Modern Darwinism is an elaboration of Darwin's original theories. The misunderstandings of the synthetic theory, on which recent attacks are based, are analyzed in detail. Six areas are described in which current theory modifies or amplifies Darwin's thinking. The rejection of an inheritance of acquired characters, the greater role assigned to chance in the production of genetic variability, the knowledge of the total separation of genotype and phenotype, and the clearer recognition of the role of the individual as target of (...)
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  46. Ernst Mayr (1982). Comments on David Hull's Paper on Exemplars and Type Specimens. PSA: Proceedings of the Biennial Meeting of the Philosophy of Science Association 1982:504 - 511.
    The type in taxonomy is not meant to be a particularly typical specimen, but simply a reference specimen suited to serve as a 'name bearer' whenever doubt arises concerning the identity of a species. The minimum requirement is that the specimen reflects some differentiating characteristics of the species. In analogy, only such individuals should be made the type of an ideological system as adhere to the principal ideologies of that system. Only such an evolutionist could serve as type for Darwinism (...)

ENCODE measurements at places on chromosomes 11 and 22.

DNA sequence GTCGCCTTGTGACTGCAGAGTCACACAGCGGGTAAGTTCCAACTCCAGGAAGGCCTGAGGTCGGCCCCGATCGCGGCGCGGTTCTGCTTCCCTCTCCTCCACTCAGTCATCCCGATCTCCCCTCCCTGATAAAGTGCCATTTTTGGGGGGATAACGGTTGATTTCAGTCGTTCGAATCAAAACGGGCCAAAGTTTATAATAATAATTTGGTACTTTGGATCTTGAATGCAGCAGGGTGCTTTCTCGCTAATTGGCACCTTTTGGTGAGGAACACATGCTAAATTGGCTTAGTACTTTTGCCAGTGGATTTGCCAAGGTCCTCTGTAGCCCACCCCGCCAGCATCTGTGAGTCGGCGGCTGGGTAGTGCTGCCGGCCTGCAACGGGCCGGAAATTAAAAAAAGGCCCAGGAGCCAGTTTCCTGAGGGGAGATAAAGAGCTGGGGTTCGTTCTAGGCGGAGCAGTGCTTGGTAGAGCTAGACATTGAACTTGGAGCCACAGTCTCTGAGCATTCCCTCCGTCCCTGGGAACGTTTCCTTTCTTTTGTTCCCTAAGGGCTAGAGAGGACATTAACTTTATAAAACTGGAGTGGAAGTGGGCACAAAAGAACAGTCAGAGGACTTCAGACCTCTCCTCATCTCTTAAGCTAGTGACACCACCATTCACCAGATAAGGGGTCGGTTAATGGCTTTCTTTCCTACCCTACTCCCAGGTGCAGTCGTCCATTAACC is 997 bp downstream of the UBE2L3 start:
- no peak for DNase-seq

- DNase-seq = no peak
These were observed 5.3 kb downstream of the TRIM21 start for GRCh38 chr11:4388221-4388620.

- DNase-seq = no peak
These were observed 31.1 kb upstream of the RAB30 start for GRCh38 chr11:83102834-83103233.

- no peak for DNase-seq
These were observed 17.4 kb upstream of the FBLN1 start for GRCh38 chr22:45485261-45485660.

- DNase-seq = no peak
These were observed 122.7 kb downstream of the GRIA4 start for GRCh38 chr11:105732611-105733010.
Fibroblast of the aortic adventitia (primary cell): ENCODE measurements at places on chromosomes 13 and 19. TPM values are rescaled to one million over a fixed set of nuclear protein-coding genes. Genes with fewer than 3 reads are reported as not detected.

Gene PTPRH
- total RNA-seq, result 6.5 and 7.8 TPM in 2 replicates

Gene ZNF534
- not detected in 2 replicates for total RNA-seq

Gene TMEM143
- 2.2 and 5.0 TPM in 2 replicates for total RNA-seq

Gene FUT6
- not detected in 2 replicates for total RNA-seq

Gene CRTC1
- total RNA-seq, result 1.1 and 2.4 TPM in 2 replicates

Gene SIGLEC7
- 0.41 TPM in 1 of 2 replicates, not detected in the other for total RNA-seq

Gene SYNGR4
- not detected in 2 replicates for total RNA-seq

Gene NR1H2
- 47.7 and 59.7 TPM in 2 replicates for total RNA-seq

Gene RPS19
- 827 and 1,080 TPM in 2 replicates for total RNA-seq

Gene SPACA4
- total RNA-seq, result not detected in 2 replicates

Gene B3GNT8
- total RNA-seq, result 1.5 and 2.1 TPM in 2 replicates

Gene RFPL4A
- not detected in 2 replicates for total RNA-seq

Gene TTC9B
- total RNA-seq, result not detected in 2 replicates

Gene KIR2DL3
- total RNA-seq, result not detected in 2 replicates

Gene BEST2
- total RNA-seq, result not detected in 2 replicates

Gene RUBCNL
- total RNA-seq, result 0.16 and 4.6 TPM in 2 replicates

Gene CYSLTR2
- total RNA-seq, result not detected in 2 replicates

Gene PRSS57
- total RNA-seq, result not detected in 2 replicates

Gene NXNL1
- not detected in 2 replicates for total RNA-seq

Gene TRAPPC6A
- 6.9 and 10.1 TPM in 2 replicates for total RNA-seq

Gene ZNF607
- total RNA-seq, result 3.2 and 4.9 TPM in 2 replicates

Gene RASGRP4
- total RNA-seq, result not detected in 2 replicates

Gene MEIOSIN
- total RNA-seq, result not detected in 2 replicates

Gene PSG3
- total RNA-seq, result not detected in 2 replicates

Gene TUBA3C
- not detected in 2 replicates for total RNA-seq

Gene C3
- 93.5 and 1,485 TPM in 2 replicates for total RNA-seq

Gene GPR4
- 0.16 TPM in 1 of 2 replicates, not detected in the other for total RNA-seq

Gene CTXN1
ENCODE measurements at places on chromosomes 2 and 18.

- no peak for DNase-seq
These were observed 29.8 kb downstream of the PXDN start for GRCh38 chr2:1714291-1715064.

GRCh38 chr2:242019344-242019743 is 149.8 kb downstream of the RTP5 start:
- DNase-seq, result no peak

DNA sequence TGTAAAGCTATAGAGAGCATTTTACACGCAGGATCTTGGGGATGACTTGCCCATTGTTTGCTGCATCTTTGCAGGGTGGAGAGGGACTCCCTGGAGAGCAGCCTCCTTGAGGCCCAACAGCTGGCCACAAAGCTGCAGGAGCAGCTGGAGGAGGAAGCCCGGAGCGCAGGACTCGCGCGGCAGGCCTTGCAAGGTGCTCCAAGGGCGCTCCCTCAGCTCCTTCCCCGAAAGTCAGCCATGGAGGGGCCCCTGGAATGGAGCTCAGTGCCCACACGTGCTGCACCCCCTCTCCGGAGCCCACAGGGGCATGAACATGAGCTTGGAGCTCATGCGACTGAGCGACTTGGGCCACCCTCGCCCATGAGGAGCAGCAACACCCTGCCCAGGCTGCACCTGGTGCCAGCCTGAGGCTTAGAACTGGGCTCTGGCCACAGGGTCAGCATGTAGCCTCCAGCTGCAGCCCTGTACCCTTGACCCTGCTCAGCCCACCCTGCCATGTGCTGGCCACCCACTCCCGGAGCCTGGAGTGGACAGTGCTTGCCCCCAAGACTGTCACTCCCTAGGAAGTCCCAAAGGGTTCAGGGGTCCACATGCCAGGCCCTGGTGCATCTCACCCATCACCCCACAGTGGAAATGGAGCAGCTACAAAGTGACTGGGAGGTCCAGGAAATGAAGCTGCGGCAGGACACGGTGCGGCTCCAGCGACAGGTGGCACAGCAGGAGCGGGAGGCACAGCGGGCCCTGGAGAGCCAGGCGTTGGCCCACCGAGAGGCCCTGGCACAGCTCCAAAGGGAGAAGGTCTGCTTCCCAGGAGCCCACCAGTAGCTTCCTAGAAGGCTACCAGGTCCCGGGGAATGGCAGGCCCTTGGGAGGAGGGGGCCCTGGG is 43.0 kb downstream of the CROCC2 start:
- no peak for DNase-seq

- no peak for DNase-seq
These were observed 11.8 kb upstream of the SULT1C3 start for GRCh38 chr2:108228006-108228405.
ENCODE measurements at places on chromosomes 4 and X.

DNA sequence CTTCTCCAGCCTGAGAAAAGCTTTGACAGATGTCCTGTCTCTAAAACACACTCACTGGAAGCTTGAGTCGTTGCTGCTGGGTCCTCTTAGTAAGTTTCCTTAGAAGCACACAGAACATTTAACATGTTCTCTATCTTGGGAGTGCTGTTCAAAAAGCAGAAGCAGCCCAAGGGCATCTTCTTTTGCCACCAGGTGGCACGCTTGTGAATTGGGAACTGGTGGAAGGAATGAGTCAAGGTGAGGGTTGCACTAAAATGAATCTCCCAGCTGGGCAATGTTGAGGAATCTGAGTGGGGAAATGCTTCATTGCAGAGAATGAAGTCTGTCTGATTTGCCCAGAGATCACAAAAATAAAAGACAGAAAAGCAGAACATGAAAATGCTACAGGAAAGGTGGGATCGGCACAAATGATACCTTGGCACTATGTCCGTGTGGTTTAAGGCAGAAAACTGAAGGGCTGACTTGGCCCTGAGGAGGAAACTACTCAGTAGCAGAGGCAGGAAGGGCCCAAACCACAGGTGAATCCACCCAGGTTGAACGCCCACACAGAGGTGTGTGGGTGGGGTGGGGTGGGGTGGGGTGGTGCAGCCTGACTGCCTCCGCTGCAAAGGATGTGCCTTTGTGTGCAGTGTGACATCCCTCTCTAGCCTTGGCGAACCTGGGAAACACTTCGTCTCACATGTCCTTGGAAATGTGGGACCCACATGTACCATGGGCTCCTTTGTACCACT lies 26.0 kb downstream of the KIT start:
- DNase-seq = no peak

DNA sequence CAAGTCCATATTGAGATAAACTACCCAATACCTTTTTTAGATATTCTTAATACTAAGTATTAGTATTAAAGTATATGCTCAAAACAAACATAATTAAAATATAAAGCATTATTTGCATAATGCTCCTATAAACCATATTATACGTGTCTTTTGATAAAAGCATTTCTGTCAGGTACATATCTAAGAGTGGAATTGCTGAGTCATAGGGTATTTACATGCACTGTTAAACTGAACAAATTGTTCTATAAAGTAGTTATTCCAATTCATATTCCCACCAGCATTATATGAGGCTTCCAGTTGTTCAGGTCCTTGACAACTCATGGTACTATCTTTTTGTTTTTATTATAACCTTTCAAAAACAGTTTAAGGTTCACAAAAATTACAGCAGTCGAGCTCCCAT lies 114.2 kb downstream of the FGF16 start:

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  47. Ernst Mayr (1982). Endangering Species and Ourselves Extinction: The Causes and Consequences of the Disappearance of Species Paul Ehrlich Anne Ehrlich. BioScience 32 (5):349-349.
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  48. Ernst Mayr (1974). Teleological and Teleonomic, a New Analysis. In R. S. Cohen & Marx W. Wartofsky (eds.), Methodological and Historical Essays in the Natural and Social Sciences. Boston,Reidel. 91--117.
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  49. Ernst Mayr (1973). Review: The Recent Historiography of Genetics. [REVIEW] Journal of the History of Biology 6 (1):125 - 154.
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  50. Ernst Mayr (1973). The Recent Historiography of Genetics. Journal of the History of Biology 6 (1):125-154.
    It is evident how much Olby and Provine have contributed to a better understanding of the emergence of genetics. It is equally evident, I believe, how many obscure issues still remain to be elucidated. Indeed, their volumes have raised as many new questions as they have answered old ones. In particular, the role of constructive as well as retarding contemporary concepts in the development of new generalizations still requires far more analysis. The somewhat independent trends of various national schools and (...)